Dark Skies (2013)

Dark SkiesFrankly, Lucy (Keri Russell) and Daniel Barrett (Josh Hamilton) have enough on their plate; their oldest son (Dakota Goyo) is spending too much time with a bad influence, their youngest (Kadan Rockett) is having nightmares about The Sandman and, despite a number of cut-backs, their income isn’t sufficient to maintain the lives that they have become accustomed to. The last thing they need is to be chosen by a group of extraterrestrials as the subjects of their alien experimentations, but when their home comes under attack they must nevertheless come together as a family in order to fight The Grays.

Heralded by a trailer that contained more laughs than that for supposed spoof Scary Movie 5, Dark Skies looked set to be THE comedy of April, 2013, whether intentional or otherwise. With the promotional material boasting it to be from the makers of Paranormal Activity and Insidious, it really wasn’t a question of whether it would be a good movie or a bad one, just whether it would be too boring to engage, or too ridiculous to be taken seriously.

The unexpected truth of it is that Dark Skies is a better movie than either Paranormal Activity or Insidious, both more interesting and substantially more atmospheric. Dropping ghosts and ghouls for aliens and abductions, the film — written and directed by Paul Bettany enthusiast Scott Stewart — is a haunted house movie with a difference; not only is the threat from a different planet, but the characters had worries of their own long before the anything went bump in the night.

Dark Skies’ closest relation is in fact M. Night Shyamalan’s Signs, in that it too tells an interstellar story through the eyes of recogniseably human characters. The Barrett parents’ struggles are more financial than existential, however, and Stewart’s exploration of the monetary toll of alien visitation is a novel touch to a story that might otherwise have felt familiar and formulaic. While the giant house and state-of-the-art surveillance system does somewhat undermine Stewart’s intent, it’s still nice to see the action grounded in some sort of reality.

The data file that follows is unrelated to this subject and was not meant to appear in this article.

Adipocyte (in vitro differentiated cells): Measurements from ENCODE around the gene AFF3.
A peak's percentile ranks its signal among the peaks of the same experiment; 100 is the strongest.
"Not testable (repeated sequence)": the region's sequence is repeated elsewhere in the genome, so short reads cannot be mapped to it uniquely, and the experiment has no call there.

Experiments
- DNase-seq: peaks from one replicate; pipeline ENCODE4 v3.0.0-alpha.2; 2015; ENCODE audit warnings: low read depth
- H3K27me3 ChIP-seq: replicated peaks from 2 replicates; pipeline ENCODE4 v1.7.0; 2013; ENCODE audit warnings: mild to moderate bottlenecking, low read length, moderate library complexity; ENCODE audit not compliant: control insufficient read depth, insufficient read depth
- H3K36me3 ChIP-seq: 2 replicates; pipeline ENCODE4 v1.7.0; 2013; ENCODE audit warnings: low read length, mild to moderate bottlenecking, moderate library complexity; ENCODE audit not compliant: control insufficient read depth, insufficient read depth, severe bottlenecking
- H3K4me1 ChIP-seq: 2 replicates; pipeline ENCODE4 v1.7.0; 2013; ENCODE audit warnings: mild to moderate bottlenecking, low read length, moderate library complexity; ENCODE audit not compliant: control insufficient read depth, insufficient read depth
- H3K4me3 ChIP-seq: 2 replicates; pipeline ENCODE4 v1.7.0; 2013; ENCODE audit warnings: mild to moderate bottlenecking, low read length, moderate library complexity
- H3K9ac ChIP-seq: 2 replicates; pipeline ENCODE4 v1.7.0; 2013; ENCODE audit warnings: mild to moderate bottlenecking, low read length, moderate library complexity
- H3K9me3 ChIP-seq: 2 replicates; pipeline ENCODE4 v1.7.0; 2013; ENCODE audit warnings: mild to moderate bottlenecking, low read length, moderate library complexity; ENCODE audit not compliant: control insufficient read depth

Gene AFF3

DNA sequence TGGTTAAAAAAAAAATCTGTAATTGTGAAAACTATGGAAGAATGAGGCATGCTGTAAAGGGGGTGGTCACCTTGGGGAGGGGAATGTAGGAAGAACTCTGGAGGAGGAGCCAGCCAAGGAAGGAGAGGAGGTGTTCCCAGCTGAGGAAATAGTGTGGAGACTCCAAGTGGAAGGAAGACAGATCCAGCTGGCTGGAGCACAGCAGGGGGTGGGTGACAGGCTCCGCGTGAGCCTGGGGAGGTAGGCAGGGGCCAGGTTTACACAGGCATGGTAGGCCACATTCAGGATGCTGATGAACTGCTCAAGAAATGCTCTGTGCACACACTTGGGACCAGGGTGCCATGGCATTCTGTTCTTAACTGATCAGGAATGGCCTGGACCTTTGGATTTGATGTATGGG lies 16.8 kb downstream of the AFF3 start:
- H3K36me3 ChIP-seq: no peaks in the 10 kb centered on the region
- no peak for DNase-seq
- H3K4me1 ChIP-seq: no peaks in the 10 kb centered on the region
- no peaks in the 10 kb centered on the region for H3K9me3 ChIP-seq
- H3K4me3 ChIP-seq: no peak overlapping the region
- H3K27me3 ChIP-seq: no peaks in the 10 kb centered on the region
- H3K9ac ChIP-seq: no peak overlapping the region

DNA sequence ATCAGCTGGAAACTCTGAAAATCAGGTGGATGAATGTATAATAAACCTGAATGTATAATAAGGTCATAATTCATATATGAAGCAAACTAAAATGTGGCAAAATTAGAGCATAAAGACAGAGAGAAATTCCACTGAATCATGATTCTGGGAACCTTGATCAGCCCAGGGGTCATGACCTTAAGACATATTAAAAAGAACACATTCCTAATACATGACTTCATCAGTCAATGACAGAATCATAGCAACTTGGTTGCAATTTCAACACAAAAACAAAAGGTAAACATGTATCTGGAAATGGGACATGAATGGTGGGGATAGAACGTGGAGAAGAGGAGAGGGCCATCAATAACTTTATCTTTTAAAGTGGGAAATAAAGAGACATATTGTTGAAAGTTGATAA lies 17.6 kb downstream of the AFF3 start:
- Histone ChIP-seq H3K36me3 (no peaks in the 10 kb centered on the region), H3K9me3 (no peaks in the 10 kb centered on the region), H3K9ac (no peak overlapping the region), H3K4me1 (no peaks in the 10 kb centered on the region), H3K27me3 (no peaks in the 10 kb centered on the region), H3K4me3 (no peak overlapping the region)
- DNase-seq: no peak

In taking the time to humanise his characters, however, Stewart does push his audience’s attention span to the limit, particularly in the second act where the pace undoubtedly begins to drag. Fortunately, his cast do a fairly decent job of carrying the extra weight. With the possible exception of Josh Hamilton (depending on how forgiving you’re feeling), the family are as interesting as a unit as they are as individuals, with Kerri Russell and Dakota Goyo in particular giving a pair of impressive performances. Inevitably, it is J. K. Simmons who walks away with the movie, thanks to his cameo as an expert on The Grays.

An alien invasion movie on a budget, both in front of and behind the camera, Dark Skies is by no means the write-off that the trailers suggested. Though overlong and perhaps a little too earnest for its own good, Stewart’s film is a jumpy, entertaining and interesting little horror movie that is as interested in its characters’ dreams as it is their darkest nightmares.



About popcornaddiction
I am a psychology graduate, a News Writer for HeyUGuys/BestforFilm and, most importantly, a hopeless popcorn addict.

One Response to Dark Skies (2013)

  1. Pingback: April 2013 – You’re all going to die tonight | popcornaddict

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